All you need to do is select Machine Object Message Catalog (.mo) from the drop down at the bottom of the project’s translation page, then hit the Export button. The resulting download should already be perfectly named with the plugin’s textdomain and locale.
6.4 Using TranslationsCopy chapter anchor to clipboard
Making use of translation files is easy. As mentioned above, the .mo file is what WordPress uses for the translation. You can just drop the .mo file in the appropriate languages folder via FTP. You’ll want to be sure you’ve also configured WordPress for your language as noted below in Configuring WordPress for your Language.
Rather than put translation files in the associated plugin/theme language folders, it is highly recommended to put them in the following global locations so they are not erased on plugin/theme updates:
- Plugins: /wp-content/languages/plugins/
- Themes: /wp-content/languages/themes/
6.5 Configuring WordPress for your LanguageCopy chapter anchor to clipboard
You’ll need to ensure that WordPress is configured to use your language in order for plugin and theme translations to take effect. This is handled differently, depending on whether you’re using Multisite or a single-site instance of WordPress.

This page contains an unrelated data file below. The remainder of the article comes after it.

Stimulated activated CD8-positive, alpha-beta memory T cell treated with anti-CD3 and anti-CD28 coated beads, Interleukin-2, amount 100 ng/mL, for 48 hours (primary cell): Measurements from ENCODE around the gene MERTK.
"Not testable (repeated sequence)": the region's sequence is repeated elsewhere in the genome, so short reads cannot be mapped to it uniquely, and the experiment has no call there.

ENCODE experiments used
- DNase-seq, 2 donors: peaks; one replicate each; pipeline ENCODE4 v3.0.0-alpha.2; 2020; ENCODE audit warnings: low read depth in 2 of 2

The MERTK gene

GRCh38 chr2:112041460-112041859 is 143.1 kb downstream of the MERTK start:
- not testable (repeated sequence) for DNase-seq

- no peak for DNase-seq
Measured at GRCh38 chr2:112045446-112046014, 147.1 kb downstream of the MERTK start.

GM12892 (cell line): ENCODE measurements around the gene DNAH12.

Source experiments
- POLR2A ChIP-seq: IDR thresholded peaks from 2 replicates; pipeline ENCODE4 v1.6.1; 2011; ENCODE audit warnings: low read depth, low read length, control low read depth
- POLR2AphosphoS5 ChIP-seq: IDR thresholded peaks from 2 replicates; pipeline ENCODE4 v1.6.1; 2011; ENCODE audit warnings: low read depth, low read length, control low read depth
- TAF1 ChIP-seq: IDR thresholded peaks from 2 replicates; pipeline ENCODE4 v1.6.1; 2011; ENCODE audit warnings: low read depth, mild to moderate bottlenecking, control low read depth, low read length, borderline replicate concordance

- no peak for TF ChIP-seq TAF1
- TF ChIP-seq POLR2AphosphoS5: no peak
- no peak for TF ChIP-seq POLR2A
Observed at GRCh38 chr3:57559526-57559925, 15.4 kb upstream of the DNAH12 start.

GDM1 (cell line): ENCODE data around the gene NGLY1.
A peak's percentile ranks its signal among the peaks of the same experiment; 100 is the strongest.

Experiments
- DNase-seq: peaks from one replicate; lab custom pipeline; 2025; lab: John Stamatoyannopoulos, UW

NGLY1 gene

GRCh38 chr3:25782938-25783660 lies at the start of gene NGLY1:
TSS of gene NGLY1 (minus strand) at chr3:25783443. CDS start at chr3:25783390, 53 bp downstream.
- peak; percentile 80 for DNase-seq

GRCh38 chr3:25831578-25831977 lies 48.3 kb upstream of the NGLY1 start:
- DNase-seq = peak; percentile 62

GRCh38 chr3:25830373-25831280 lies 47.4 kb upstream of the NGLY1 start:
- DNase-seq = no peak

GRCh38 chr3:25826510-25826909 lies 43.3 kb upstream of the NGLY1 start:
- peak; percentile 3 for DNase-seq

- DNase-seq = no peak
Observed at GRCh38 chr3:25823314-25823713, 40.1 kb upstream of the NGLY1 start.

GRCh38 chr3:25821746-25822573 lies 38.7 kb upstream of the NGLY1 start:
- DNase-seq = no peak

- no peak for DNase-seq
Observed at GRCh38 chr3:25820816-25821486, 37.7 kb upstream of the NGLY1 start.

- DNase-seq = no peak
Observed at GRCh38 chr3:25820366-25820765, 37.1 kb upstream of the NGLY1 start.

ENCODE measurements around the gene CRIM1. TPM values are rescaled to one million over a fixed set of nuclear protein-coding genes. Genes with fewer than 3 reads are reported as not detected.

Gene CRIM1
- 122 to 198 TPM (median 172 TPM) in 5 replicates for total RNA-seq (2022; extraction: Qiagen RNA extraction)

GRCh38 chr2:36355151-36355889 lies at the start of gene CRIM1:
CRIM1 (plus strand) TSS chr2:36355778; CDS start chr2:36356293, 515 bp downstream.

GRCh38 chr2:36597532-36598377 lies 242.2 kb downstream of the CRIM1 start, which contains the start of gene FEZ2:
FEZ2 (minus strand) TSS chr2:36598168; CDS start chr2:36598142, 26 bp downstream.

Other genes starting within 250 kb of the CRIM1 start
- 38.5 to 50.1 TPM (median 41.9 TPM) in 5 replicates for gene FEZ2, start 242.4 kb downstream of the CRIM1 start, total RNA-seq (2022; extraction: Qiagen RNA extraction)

Languages in Multisite
When using Multisite, languages can be set on a per-site basis at:
Settings -> General
You can specify the language for the site via the Site language option there. The default language for the Multisite network can be set at:
Network Admin -> Settings -> Network Settings
Using the Default Language option. See Selecting the Default Network Language in WordPress Multisite for more details and screenshots.
Languages in single-site
In single-site configurations, you’ll need to go to:
Settings -> General
And choose your language from the Site language option there.
For additional reading, see the multiple articles on our blog regarding translations.
6.6 Reward and be RewardedCopy chapter anchor to clipboard
When you import or contribute to a language translation, we’ll help reward you for your efforts! Your name will be listed at the bottom as a translator, along with what percentage of strings you contributed to the translation. But best of all, other members who find your translation accurate and useful are encouraged to gift you valuable reputation points for your hard work!
The points you receive will be based on your percentage share of that particular translation. So for example if you contributed 75% of the translations, and another member 25%, if a member gifts 100 points then you would get 75 and the other translator 25. Remember, gifted reputation points can get you a free lifetime membership!
Also, if you find another user’s translation helpful, please be generous and send them a few points! That’s the best way to encourage their efforts to keep the translations for the products you need up to date.
If you’re stuck, then open a support ticket and we’ll gladly help you out. You can open up a support ticket right here: